We did two things. First, we laid out the parts of Rawls’s theory. These are given in the handout. Second, we engaged in an extended discussion of the most important aspect of Rawls’s theory: the veil of ignorance.
The original position is supposed to be designed so that decisions made within it are fair. Rawls’s big idea is that it is easier to describe the conditions on a fair decision than it is fully to describe justice. If we can describe the conditions under which the decision made in the original position would be fair, then we can use the decisions made by the parties in the original position to tell us what justice is. That is how we are going to make progress on the problem of putting our ideas about justice into a systematic, rational order.
Since that is the big idea, we should pay special attention to the question of whether the constraints Rawls imposes on the original position genuinely are needed to make the decision fair.
In the spirit of learning by raising objections, I proposed that the veil of ignorance did not have to be as “thick” as Rawls made it out to be in order to make the decision fair. I said that it was not obvious to me that the parties could not know facts about the demography of their society, such as the proportion of left-handed people to right-handed people.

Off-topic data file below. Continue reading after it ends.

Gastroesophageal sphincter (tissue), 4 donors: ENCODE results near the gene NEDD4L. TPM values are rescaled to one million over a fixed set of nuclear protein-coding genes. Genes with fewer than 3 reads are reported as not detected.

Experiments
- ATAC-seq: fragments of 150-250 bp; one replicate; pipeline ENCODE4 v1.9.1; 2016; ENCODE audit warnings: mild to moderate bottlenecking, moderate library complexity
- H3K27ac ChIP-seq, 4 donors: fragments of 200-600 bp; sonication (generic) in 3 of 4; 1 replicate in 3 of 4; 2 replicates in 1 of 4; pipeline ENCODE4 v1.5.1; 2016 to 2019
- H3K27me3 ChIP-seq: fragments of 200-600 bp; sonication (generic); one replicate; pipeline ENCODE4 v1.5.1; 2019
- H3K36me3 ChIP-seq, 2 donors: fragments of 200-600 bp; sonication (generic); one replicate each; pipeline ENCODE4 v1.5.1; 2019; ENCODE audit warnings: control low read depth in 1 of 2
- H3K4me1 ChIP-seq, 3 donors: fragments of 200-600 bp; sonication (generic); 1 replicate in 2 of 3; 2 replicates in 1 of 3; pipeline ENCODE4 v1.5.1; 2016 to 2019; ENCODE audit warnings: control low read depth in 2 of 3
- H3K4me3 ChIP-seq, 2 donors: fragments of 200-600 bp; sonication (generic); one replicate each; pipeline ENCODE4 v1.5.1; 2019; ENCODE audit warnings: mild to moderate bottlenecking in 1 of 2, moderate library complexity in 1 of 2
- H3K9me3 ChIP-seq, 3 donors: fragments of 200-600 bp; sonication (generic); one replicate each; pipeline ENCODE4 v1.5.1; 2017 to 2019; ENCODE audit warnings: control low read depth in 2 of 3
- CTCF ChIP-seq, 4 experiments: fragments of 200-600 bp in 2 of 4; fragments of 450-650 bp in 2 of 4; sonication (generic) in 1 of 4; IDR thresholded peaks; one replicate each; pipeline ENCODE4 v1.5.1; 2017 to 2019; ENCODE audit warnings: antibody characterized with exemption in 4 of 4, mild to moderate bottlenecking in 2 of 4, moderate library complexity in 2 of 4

Rawls deprived the parties of this kind of information because he worried about fairness. If the right handers knew they were in the majority, they could come up with rules that favored themselves.
I think that’s right but I asked whether that is enough to show that the decision would necessarily be unfair. In the case at hand, I said that I could see how the parties might decide to spend less to guarantee the comfort and convenience of left handers than they would if they thought the odds of being one were 50-50. But I wondered whether that would make their decision unfair. Everyone decides knowing that they could be left-handed and they make a decision about how many social resources should be devoted specifically to left-handed people based on their knowledge of the odds. I see what Rawls is saying, but it is not obvious to me that this would be unfair.
Dixie made a strong case for Rawls’s side of this question. As she sees it, if the parties in the original position could estimate the probabilities of belonging to one social category or another, they would decide to benefit one category over another in ways that were unfair. Why should the rights of one group depend on how large a portion of the population they make up?